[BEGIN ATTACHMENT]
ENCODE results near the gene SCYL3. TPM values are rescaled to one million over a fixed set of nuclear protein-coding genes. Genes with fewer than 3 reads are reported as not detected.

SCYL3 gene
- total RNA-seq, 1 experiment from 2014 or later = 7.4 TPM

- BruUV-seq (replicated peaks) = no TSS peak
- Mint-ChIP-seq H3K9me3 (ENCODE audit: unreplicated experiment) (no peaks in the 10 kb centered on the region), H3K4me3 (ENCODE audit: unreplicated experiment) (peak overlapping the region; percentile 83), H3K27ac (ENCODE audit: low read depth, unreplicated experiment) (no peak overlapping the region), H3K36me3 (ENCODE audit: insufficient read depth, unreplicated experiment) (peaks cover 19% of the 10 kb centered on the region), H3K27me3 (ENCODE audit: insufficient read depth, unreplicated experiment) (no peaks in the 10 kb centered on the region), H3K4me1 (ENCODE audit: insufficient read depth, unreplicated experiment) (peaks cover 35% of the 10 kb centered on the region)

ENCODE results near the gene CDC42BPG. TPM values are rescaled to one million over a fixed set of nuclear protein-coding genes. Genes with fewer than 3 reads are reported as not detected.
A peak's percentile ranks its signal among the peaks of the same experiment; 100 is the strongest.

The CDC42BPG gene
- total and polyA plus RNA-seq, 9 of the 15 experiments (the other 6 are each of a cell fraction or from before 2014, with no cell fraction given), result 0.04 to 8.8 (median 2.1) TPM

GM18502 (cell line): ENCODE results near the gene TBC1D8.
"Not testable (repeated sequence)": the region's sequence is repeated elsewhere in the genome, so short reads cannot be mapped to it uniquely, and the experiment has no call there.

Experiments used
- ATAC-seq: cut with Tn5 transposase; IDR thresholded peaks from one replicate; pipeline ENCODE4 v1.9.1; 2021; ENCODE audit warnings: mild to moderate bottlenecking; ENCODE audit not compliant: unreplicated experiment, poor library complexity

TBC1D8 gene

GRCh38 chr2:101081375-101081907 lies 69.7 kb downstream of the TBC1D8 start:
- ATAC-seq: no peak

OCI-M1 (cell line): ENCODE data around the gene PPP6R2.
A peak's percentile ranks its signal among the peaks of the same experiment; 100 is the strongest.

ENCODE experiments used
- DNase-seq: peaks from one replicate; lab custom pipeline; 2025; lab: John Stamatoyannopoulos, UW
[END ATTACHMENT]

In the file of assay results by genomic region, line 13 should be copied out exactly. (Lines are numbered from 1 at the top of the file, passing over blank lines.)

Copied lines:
- ATAC-seq: cut with Tn5 transposase; IDR thresholded peaks from one replicate; pipeline ENCODE4 v1.9.1; 2021; ENCODE audit warnings: mild to moderate bottlenecking; ENCODE audit not compliant: unreplicated experiment, poor library complexity